Taliban militants are pulling out of a Pakistan district they had seized, just 100 kilometers west of the capital of Islamabad. This came after the government warned it would use force to evict them.
Dozens of Taliban militants emerged on Friday from a high-walled villa in Buner, a rural area to the west of Pakistan's capital of Islamabad. TV images showed the militants' withdrawal from Buner and heading to the militant-held Swat Valley near the Afghan border.
According to a local government administrator in the region, the militants' withdrawal from Buner was due to Friday's mediation by a hard-line cleric. The Taliban were persuaded to return to the Swat area in the northwestern part of Pakistan.
The government agreed in February to impose Islamic law in Swat and its surrounding areas in return for a cease-fire. This halted nearly two years of bloody fighting between militants and Pakistani security forces.
But hard-liners have seized on the concession to demand Islamic law across all of Pakistan. The Swat Taliban used it to justify their push into Buner. The move put them within striking distance of the capital and key roads leading to the main northwestern city of Peshawar.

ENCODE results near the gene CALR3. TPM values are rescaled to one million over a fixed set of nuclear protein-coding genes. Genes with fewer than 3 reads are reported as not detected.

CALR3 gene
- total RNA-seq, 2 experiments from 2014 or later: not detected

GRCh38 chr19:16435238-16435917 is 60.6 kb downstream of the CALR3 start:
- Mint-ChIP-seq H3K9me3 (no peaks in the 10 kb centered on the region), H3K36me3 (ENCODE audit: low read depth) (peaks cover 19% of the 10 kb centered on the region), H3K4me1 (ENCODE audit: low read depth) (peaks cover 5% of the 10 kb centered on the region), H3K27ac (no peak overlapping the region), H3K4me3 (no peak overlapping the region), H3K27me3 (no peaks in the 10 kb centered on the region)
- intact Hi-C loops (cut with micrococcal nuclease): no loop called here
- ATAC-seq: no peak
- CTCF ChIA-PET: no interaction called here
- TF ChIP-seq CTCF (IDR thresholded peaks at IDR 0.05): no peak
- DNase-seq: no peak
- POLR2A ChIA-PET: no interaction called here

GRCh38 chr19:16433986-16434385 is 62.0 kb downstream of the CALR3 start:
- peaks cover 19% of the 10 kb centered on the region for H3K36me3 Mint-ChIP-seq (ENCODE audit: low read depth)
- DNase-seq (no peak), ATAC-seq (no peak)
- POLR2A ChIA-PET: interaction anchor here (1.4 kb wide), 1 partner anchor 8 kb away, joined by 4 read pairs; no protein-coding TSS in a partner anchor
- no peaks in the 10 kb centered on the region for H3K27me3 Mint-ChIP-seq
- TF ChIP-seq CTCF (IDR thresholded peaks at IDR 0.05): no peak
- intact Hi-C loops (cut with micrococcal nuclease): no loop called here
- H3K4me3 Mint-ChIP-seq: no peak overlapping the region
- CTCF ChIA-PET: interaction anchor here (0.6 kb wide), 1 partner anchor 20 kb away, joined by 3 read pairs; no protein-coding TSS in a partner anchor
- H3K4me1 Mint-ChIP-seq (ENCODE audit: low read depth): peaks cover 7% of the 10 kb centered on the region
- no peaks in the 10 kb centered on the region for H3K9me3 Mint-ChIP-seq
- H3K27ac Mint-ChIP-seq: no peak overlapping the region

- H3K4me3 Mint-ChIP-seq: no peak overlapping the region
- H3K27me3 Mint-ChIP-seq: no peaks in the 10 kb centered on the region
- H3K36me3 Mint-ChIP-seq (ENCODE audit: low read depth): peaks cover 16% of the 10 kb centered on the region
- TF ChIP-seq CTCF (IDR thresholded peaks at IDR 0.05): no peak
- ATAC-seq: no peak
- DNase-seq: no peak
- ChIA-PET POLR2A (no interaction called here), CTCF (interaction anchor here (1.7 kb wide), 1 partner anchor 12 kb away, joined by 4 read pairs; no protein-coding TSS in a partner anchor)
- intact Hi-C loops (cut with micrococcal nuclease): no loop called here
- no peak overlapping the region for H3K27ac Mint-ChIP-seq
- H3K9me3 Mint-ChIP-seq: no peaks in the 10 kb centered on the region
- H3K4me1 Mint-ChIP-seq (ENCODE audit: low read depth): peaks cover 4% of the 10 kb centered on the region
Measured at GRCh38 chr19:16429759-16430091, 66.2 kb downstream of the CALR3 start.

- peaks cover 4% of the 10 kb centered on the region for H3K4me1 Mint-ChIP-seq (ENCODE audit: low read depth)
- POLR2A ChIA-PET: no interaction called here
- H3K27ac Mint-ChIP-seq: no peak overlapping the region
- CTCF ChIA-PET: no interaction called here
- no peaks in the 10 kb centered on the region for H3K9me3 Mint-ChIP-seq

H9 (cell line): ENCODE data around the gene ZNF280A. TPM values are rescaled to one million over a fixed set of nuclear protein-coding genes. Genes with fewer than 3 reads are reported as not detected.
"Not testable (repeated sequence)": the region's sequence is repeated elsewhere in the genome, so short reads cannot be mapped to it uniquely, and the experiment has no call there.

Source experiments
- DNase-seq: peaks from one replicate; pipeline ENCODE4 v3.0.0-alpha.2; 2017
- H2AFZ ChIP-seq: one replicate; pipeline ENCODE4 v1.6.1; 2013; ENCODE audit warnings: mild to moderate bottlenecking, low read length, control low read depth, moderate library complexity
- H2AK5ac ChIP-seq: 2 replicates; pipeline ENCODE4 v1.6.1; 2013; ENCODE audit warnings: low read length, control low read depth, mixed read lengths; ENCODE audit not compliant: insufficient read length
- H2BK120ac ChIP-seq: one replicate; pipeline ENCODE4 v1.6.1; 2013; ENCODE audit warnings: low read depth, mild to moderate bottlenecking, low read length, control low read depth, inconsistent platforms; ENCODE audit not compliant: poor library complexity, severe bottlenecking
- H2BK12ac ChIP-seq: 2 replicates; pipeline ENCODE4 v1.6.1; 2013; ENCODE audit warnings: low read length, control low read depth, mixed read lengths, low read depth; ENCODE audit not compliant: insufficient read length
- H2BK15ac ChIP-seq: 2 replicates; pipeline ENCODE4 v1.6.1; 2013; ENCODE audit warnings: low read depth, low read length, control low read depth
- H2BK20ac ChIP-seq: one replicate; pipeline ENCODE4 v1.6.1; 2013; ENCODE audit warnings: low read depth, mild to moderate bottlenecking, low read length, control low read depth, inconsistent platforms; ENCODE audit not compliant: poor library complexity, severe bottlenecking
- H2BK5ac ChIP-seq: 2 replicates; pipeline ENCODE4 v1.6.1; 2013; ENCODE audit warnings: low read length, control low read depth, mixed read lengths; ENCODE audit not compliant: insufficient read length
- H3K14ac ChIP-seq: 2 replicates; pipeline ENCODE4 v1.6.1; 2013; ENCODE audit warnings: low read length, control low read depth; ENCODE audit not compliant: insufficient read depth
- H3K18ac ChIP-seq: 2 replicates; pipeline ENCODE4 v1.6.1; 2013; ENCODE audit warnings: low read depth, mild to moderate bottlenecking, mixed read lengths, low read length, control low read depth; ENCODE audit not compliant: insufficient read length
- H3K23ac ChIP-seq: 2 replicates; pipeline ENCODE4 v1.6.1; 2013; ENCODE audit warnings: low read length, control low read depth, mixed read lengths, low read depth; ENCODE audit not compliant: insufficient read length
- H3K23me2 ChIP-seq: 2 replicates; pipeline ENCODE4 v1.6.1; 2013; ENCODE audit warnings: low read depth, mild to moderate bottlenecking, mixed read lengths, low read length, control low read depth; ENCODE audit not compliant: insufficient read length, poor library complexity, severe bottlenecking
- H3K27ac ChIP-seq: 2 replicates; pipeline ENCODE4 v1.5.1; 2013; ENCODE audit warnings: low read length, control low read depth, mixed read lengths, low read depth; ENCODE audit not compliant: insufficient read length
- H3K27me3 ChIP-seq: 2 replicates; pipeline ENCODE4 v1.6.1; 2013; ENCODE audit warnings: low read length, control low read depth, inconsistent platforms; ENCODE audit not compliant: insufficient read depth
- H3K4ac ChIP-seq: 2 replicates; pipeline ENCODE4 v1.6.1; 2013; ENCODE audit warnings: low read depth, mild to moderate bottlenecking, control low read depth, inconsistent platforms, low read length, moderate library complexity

The Pakistani army, under intense international scrutiny, issued an unusually tough statement on Friday. On the same day, Pakistan's Prime Minister told lawmakers in the National Assembly that the government would take action if militants challenged the writ of the state.
Yousaf Raza Gilani, Pakistani Prime Minister said "They (Pakistan Army) will support the provincial and the federal government and wherever action is required they will do it."
The tough stance has produced a tentative result. The Taliban has pulled back from Buner, before that resolve was put to the test.
(CCTV April 25, 2009)